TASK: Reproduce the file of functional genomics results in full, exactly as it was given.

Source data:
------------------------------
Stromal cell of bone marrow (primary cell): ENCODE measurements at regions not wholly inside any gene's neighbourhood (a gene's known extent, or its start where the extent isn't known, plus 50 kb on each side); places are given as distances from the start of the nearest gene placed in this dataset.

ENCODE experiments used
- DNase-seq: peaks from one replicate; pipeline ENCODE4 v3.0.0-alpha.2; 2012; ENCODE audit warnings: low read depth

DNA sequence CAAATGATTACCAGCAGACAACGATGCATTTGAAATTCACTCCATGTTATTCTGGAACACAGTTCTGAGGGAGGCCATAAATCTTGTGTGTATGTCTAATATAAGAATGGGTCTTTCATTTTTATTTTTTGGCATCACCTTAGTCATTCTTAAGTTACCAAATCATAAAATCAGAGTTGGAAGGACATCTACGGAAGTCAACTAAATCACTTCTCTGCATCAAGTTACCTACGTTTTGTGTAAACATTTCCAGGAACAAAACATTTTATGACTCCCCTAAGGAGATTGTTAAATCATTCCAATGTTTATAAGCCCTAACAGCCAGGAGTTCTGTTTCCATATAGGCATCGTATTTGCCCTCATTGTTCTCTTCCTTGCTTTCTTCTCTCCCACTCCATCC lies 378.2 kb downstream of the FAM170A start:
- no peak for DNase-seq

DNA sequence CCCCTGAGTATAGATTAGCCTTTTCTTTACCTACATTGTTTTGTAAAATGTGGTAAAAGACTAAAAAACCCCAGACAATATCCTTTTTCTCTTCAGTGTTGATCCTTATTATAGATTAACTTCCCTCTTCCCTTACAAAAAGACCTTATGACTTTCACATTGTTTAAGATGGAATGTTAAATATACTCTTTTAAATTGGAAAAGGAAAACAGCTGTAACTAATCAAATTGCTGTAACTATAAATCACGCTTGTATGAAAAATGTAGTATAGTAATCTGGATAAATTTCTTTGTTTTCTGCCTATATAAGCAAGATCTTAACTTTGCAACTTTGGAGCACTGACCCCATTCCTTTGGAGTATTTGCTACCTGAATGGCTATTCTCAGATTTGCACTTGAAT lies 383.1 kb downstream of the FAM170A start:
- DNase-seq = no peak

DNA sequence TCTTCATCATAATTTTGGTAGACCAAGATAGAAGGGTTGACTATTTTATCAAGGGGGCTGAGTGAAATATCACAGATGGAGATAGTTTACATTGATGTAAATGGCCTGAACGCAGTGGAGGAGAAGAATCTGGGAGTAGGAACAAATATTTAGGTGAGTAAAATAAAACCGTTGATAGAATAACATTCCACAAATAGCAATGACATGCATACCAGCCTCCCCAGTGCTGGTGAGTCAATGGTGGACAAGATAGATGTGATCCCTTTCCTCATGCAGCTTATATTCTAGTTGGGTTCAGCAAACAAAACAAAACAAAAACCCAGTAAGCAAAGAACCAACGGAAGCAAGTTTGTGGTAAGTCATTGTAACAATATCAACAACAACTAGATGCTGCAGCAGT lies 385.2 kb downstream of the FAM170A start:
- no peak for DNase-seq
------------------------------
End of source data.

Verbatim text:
Stromal cell of bone marrow (primary cell): ENCODE measurements at regions not wholly inside any gene's neighbourhood (a gene's known extent, or its start where the extent isn't known, plus 50 kb on each side); places are given as distances from the start of the nearest gene placed in this dataset.

ENCODE experiments used
- DNase-seq: peaks from one replicate; pipeline ENCODE4 v3.0.0-alpha.2; 2012; ENCODE audit warnings: low read depth

DNA sequence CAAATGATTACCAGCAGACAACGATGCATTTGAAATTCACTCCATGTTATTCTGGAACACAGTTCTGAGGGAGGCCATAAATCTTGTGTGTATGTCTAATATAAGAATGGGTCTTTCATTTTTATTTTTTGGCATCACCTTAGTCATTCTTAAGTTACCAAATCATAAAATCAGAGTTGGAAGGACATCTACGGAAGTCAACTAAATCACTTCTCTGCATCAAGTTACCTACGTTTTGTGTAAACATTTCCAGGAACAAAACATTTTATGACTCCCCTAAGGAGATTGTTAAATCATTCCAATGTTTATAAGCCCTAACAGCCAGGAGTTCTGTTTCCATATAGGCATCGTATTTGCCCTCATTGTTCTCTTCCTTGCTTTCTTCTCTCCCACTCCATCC lies 378.2 kb downstream of the FAM170A start:
- no peak for DNase-seq

DNA sequence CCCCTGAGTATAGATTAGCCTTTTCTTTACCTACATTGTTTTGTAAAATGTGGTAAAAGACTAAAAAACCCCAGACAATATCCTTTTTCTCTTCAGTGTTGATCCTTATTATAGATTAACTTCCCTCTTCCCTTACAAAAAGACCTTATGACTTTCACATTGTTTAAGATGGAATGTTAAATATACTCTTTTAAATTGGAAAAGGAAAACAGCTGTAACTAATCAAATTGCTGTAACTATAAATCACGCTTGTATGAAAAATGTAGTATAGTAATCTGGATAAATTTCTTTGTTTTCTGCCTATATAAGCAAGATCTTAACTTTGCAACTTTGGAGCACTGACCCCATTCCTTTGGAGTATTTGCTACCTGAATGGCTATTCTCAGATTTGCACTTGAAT lies 383.1 kb downstream of the FAM170A start:
- DNase-seq = no peak

DNA sequence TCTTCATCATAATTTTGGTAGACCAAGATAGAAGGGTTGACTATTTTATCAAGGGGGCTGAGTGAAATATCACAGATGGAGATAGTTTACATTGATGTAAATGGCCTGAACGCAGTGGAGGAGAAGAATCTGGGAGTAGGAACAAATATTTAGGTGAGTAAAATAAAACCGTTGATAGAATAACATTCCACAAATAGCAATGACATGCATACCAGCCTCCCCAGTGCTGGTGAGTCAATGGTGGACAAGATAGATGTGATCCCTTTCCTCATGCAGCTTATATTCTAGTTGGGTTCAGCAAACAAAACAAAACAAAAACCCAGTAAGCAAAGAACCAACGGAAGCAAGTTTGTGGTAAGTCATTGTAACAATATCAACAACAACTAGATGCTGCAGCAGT lies 385.2 kb downstream of the FAM170A start:
- no peak for DNase-seq